|CNBC has this tidbit, which I’m not sure has been mentioned elsewhere|
|Posted by: MockingbirdGirl 09:59 pm EST 01/14/22|
|In reply to: Are Actors Equity or other unions assisting productions in this unprecedented time? - Kerick 05:23 am EST 01/13/22|
|Apparently, a “hibernation” clause already exists, but producers are not opting to use it:
According to the NYC Musicians Union, who represents musicians on Broadway, there is a mechanism for a production to hibernate. Provisions in the union's contract with Broadway productions allow producers to temporarily close for a maximum of eight weeks during the months of January, February, and September. To do so, producers must get permission from the union and open their books to prove the show is losing money. McCollum declined, forcing the production to officially shut down — albeit temporarily, if all goes according to plan.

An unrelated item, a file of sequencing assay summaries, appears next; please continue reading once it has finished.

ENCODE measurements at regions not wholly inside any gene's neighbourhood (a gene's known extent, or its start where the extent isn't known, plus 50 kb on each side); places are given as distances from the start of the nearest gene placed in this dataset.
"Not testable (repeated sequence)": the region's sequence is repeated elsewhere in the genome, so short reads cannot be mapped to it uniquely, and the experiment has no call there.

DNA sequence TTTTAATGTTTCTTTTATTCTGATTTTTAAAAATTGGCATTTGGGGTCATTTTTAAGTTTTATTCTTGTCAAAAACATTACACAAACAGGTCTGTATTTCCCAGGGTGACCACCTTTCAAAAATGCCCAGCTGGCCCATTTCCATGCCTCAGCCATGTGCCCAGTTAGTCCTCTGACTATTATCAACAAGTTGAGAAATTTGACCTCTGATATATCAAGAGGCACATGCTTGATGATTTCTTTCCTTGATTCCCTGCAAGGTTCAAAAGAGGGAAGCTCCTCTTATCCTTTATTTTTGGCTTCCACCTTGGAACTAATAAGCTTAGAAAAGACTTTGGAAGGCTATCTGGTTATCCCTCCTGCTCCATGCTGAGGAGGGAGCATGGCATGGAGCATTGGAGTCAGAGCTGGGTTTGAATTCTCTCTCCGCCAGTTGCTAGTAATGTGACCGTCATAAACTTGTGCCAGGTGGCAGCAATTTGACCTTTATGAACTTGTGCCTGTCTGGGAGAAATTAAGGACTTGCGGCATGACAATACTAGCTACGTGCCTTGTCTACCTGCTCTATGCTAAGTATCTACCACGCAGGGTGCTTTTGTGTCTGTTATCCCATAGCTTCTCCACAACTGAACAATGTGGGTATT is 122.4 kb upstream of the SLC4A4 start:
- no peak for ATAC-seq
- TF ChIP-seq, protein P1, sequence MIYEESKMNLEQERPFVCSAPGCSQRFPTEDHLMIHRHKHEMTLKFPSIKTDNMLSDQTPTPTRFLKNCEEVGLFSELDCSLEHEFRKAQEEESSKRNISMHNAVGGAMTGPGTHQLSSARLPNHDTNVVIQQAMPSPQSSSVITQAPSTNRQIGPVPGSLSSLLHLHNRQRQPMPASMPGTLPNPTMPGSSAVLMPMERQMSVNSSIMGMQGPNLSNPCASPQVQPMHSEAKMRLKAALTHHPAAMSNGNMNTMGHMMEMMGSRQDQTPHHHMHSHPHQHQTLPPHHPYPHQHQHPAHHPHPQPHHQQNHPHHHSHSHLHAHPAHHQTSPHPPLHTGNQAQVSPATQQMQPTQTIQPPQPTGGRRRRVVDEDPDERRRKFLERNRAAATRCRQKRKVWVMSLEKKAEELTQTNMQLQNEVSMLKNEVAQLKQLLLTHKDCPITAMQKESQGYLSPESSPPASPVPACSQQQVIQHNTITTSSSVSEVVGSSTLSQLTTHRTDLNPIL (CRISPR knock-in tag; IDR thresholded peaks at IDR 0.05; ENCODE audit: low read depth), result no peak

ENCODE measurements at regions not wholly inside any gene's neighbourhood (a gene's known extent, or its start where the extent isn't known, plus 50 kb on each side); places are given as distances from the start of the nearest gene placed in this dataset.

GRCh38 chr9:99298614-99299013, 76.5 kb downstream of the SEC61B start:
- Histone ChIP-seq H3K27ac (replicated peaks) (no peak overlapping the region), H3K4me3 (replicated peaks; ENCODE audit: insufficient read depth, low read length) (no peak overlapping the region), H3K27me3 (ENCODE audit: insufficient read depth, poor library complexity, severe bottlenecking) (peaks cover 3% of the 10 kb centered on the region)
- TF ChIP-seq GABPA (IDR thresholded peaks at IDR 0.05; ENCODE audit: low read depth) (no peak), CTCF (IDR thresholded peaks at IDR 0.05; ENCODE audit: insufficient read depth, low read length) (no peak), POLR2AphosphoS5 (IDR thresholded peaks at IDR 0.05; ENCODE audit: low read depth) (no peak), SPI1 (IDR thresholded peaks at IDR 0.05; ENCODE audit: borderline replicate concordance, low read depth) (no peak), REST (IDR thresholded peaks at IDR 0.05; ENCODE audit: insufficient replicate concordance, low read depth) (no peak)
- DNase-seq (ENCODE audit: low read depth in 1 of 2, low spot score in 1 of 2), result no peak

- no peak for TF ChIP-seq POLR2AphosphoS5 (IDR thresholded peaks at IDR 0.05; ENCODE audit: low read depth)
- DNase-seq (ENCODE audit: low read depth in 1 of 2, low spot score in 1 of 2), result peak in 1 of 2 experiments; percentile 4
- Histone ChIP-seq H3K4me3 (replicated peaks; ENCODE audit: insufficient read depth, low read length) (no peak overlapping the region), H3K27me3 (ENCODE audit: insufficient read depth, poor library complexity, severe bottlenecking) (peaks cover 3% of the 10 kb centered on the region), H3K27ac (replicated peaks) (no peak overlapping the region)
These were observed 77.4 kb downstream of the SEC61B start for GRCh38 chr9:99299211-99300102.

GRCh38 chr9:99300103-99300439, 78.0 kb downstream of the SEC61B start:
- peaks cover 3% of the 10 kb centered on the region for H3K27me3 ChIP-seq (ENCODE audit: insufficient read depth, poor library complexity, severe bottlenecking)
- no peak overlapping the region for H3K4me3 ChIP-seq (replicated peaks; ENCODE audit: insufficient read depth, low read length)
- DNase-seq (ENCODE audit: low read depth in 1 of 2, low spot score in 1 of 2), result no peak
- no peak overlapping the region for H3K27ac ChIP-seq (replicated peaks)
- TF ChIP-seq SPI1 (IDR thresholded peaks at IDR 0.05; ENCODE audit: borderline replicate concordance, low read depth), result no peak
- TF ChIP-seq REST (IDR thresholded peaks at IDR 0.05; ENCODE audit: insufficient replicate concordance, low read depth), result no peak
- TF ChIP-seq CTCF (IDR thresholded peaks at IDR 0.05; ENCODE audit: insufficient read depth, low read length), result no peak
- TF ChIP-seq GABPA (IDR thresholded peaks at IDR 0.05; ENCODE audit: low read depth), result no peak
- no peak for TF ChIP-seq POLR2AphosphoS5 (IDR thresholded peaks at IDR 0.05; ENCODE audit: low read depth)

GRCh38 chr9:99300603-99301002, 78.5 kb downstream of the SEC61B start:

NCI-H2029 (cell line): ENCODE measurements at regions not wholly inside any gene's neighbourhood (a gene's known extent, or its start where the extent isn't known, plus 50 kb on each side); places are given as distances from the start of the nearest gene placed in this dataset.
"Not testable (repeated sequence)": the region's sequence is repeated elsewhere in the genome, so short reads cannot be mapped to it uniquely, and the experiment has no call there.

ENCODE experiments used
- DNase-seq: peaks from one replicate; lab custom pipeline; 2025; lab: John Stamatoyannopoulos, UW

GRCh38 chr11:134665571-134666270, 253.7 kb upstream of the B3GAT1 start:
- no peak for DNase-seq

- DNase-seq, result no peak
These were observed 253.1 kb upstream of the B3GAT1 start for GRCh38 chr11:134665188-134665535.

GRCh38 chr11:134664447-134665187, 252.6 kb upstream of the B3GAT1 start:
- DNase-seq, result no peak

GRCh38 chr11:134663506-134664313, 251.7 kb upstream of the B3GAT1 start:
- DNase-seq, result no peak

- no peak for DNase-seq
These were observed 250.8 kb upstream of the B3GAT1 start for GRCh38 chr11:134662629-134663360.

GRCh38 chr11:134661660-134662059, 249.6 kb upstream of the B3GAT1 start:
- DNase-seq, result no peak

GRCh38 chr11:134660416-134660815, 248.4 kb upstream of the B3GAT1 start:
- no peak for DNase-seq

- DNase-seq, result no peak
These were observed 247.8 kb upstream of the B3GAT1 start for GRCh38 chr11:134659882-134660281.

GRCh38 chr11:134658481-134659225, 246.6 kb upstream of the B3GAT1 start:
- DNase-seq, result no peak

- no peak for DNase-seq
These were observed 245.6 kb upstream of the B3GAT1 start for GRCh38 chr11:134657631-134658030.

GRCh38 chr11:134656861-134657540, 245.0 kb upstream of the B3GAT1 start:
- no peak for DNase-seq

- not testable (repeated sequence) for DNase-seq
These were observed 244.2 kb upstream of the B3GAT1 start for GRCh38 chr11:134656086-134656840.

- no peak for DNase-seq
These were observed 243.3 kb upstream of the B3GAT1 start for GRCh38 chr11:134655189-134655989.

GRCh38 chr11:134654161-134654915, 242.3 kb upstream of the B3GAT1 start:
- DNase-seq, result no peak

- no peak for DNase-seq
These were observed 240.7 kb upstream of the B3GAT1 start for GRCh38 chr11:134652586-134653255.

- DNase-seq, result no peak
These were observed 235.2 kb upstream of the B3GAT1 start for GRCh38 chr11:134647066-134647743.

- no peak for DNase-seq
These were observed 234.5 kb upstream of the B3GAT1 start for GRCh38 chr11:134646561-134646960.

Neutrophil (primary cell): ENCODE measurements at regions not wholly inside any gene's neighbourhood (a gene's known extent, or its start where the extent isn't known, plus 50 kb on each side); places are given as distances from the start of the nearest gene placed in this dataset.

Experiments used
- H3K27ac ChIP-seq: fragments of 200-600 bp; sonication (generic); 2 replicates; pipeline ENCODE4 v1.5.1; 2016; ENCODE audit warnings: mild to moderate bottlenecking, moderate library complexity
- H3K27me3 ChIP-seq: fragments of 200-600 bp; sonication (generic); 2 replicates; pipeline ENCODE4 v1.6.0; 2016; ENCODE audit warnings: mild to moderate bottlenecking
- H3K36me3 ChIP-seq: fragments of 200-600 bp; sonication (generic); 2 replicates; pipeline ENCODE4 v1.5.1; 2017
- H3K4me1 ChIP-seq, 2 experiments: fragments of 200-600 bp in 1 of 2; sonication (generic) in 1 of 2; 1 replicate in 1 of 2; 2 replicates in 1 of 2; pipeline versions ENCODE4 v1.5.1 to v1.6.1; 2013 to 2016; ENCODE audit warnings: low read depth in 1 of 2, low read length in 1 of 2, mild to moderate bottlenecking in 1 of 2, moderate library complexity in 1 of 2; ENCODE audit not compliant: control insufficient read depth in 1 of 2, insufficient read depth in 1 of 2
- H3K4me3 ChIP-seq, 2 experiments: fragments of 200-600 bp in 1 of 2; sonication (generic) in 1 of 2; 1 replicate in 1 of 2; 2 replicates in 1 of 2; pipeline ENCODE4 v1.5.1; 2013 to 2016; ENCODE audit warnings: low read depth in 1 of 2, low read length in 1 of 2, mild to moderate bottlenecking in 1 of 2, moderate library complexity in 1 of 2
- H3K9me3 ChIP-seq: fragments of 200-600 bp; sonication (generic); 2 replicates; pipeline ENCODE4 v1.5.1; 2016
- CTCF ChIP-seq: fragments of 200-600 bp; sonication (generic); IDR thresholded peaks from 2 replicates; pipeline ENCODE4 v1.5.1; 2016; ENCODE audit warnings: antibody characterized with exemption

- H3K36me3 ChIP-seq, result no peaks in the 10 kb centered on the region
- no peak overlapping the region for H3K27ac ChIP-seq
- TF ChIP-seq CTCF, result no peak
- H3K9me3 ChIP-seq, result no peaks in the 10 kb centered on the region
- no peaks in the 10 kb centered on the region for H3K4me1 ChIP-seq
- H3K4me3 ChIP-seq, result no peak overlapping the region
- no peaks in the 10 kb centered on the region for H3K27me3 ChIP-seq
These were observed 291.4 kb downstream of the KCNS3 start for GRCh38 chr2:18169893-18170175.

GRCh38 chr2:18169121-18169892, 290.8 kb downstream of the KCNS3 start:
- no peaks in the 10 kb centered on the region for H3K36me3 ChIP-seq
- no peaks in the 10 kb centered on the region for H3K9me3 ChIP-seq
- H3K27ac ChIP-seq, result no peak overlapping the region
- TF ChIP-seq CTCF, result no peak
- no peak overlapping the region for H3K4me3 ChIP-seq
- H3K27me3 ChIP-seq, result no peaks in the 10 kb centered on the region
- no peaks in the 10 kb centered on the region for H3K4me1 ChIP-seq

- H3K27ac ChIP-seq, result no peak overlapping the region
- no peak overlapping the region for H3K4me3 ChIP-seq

The union claims the producers of "Mrs. Doubtfire" intentionally chose to close the production (rather than enter an official, union-sanctioned hiatus) to hide their finances. "Our Broadway contract does allow a show to go on hiatus in a way that protects everyone's jobs and gives audiences the promise that the show will return. But some producers choose not to follow this route so they can hide their finances from us. Instead, they simply close down their shows completely, with a vague promise of re-opening," Tino Gagliardi, the President of the NYC Musicians Union Local 802, said in a statement to CNBC.
|Link||A new labor battle opens on Broadway as omicron closes theater shows|
|Previous:||Are Actors Equity or other unions assisting productions in this unprecedented time? - Kerick 05:23 am EST 01/13/22|
|Next:||re: CNBC has this tidbit, which I’m not sure has been mentioned elsewhere - ryhog 10:41 pm EST 01/14/22|
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